The county has had no feuds, no unconquerable plaintiffs or defendants, or at least very few, no clannish citizenship, or trouble causing uprisings that have lasted through the generations. The homestead and squatter litigations were the longest and most numerous, but even these litigations were normal and natural and grew out of real questions. The people of the county may be said to be satisfied with the local administrative justice, its courts and its litigation. Nineteen-twentieths of its people are engaged in some actual independent occupation, each individual acting for himself. The county has no bodies of people dependent on one factory or separate concern. The county never had a strike or its equivalent, for the reason that it never had any of the conditions for a strike. All this has kept its litigation healthy and natural.
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The claims for
damages against the county thus far have been minor in importance, and it has never had a judgment rendered against it as yet reaching
above a few hundred dollars. Indeed, in both damage and criminal suits its
expenses have been nominal, as compared with the fate of some other counties.
The people of the county have had considerable litigation in the federal courts, over the overlapping lands, as we have recited in that chapter. The fact that one or other of the parties in suits have been nonresidents of the state has transferred many cases from the district court at Primsrhar to the United States court at Sioux City. This has been especiallv true in many cases against the railroads, the roads showing that they were nonresidents, by reason of having been incorporated in another state, and that the amount involved entitled it to go there.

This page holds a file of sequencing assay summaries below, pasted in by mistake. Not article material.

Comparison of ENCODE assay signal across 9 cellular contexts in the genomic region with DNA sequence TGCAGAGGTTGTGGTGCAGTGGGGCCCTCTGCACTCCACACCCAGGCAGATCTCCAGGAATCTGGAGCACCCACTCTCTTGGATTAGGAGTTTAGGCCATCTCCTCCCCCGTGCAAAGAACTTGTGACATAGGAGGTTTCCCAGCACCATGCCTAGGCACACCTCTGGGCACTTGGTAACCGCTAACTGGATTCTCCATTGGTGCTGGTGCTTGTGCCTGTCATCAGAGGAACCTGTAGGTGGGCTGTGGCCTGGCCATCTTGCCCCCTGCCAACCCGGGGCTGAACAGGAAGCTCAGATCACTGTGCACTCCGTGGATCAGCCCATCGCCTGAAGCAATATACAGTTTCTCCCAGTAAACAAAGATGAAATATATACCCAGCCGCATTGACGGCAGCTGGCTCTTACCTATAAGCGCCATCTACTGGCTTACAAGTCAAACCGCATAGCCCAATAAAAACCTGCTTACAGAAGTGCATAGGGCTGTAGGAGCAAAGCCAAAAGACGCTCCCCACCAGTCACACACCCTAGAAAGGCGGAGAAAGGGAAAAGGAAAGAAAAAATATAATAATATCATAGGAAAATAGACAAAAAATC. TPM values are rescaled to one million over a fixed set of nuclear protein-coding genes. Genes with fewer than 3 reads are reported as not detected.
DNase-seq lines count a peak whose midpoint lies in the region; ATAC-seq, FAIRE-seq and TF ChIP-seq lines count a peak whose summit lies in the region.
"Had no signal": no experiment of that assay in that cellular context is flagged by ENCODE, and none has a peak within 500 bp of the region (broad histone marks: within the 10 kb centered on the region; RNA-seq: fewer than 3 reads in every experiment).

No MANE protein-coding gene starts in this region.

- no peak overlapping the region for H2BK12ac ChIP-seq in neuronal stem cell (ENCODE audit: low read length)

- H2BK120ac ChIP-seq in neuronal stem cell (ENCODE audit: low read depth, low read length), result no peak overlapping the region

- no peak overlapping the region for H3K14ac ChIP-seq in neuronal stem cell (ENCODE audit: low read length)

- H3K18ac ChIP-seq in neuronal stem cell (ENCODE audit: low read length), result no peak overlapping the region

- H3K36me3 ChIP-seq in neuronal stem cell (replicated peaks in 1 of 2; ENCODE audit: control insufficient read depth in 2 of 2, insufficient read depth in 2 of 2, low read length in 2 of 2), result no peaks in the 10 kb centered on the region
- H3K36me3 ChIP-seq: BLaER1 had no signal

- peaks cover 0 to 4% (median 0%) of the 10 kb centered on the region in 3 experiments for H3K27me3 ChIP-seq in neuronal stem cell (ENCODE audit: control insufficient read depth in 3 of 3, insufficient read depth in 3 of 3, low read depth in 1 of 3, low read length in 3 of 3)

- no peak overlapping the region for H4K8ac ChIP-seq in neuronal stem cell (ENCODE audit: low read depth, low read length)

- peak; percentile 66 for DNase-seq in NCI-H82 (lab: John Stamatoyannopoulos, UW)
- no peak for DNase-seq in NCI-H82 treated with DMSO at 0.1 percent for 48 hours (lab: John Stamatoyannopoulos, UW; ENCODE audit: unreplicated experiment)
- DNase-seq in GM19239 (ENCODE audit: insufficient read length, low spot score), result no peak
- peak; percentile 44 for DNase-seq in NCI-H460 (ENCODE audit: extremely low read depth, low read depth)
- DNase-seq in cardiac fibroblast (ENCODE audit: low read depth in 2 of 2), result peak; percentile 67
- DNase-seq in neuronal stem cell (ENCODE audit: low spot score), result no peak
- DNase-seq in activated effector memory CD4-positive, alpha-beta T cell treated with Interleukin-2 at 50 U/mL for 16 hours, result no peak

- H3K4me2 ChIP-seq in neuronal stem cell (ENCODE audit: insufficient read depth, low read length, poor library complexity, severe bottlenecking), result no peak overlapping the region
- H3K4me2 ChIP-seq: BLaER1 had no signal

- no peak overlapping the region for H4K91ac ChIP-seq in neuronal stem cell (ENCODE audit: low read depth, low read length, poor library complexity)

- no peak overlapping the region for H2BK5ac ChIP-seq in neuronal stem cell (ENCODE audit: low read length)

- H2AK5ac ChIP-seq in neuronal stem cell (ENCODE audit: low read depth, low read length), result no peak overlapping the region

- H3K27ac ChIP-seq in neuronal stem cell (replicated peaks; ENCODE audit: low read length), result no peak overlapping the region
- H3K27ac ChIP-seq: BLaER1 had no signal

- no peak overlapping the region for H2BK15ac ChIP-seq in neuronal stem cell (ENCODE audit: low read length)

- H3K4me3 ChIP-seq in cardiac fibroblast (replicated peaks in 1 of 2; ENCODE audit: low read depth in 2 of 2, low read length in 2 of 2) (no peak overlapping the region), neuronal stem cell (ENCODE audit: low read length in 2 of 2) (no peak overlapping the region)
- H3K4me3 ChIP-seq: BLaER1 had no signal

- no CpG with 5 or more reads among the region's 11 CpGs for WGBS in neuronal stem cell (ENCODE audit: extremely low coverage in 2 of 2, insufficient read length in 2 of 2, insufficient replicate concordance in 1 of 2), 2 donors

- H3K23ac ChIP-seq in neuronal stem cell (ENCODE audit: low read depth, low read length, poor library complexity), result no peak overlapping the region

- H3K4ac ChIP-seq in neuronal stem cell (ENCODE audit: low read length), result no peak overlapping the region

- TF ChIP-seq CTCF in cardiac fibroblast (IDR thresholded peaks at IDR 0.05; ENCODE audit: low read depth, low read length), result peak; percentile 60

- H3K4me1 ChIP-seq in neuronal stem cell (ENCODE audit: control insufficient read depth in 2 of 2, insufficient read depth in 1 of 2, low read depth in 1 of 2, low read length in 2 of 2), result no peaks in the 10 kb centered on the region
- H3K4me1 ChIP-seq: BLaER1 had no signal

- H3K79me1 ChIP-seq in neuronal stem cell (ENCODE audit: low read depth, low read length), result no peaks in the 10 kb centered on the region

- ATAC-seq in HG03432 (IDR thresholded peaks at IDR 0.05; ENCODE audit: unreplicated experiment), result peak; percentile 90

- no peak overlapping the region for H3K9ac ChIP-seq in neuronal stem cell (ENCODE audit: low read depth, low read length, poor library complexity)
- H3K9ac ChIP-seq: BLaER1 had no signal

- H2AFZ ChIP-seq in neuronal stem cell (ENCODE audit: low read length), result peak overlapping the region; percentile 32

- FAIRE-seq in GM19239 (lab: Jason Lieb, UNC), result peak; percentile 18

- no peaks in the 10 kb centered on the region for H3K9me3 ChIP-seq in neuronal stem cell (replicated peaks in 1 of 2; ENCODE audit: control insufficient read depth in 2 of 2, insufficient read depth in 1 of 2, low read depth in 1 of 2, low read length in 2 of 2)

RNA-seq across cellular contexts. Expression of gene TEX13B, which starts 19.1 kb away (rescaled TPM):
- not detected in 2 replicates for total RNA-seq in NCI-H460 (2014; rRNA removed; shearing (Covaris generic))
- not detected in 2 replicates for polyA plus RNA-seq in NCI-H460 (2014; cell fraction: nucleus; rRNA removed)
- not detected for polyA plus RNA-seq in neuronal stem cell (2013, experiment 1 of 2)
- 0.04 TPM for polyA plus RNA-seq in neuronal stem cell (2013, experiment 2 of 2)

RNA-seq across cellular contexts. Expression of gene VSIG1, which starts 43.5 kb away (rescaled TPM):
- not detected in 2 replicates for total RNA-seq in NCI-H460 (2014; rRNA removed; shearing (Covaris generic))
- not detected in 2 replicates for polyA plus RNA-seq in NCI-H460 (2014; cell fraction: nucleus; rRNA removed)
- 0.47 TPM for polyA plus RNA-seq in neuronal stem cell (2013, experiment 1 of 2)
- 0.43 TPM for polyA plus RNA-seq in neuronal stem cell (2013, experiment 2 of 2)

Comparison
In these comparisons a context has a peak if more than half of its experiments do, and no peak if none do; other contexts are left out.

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pay into the court the sum of fifteen thousand dollars he was
adjudged to be holding back from the creditors, which item was appealed to
the United States court at Sioux
City and the ruling of the referee sustained.
Other items of like
import and size, and of various phases on the lines of
bankruptcy, have been before the court.
Referring again to general litigation in the county, the jury trials have run from three to five per term of court, or perhaps a dozen per year, occasionally fifteen to twenty, or about seven to eight hundred jury trials in the grand total of forty years.